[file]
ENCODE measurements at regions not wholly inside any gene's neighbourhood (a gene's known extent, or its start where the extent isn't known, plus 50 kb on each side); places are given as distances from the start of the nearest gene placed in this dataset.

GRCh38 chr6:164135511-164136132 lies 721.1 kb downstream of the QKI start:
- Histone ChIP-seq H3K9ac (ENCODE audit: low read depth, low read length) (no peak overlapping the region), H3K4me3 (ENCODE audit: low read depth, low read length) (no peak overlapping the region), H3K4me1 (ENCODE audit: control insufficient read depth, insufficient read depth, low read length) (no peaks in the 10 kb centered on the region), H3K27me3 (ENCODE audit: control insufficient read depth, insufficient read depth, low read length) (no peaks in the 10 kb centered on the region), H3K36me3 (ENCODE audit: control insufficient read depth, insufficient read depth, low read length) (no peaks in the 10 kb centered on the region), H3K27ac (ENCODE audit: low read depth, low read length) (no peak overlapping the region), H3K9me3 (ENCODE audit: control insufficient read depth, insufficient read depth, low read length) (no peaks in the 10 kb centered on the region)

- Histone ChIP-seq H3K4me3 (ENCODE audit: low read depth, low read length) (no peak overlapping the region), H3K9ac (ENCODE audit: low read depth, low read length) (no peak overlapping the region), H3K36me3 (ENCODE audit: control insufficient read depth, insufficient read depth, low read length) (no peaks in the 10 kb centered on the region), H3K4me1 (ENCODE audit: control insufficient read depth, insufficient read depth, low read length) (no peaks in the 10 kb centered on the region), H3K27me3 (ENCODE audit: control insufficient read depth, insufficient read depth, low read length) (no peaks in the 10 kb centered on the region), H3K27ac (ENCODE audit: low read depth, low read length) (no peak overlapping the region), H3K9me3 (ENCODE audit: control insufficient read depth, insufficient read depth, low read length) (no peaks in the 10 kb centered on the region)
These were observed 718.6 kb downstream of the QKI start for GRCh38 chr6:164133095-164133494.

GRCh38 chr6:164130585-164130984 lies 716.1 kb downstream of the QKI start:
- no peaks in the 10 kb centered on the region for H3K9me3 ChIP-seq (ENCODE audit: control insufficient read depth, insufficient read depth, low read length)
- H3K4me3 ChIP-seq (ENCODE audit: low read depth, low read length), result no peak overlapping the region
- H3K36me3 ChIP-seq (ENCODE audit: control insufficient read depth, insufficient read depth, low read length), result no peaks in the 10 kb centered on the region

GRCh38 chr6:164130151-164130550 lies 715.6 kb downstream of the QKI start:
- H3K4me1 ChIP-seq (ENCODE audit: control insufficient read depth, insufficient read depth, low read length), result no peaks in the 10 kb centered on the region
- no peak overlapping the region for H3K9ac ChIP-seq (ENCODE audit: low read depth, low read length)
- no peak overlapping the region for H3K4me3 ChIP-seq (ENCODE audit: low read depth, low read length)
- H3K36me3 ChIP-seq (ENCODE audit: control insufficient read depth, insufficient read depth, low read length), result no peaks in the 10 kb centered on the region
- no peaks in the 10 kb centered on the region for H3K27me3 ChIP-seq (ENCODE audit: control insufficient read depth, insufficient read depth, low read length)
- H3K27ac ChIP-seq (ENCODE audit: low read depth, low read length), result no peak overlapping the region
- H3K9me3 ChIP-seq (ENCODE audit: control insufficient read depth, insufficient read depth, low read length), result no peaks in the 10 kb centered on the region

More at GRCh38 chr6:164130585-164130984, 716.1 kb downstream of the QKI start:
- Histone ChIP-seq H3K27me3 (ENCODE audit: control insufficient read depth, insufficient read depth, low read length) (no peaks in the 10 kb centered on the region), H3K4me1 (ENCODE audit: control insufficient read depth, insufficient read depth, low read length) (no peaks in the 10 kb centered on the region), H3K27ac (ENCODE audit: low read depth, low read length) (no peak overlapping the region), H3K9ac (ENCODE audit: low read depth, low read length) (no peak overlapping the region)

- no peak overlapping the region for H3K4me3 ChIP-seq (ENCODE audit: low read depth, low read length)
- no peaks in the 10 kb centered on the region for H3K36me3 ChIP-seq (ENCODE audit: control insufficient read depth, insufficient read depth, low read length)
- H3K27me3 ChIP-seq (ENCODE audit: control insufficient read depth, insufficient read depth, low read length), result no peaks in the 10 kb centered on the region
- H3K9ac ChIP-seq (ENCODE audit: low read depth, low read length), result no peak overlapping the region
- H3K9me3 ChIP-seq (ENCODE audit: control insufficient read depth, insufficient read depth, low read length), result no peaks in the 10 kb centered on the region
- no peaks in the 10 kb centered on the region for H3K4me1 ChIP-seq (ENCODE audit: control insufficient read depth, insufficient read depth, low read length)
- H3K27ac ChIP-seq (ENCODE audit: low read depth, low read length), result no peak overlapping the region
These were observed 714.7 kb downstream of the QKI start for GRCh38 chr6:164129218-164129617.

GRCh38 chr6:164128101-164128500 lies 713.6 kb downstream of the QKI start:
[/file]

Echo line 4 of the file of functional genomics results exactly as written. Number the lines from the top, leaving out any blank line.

- Histone ChIP-seq H3K4me3 (ENCODE audit: low read depth, low read length) (no peak overlapping the region), H3K9ac (ENCODE audit: low read depth, low read length) (no peak overlapping the region), H3K36me3 (ENCODE audit: control insufficient read depth, insufficient read depth, low read length) (no peaks in the 10 kb centered on the region), H3K4me1 (ENCODE audit: control insufficient read depth, insufficient read depth, low read length) (no peaks in the 10 kb centered on the region), H3K27me3 (ENCODE audit: control insufficient read depth, insufficient read depth, low read length) (no peaks in the 10 kb centered on the region), H3K27ac (ENCODE audit: low read depth, low read length) (no peak overlapping the region), H3K9me3 (ENCODE audit: control insufficient read depth, insufficient read depth, low read length) (no peaks in the 10 kb centered on the region)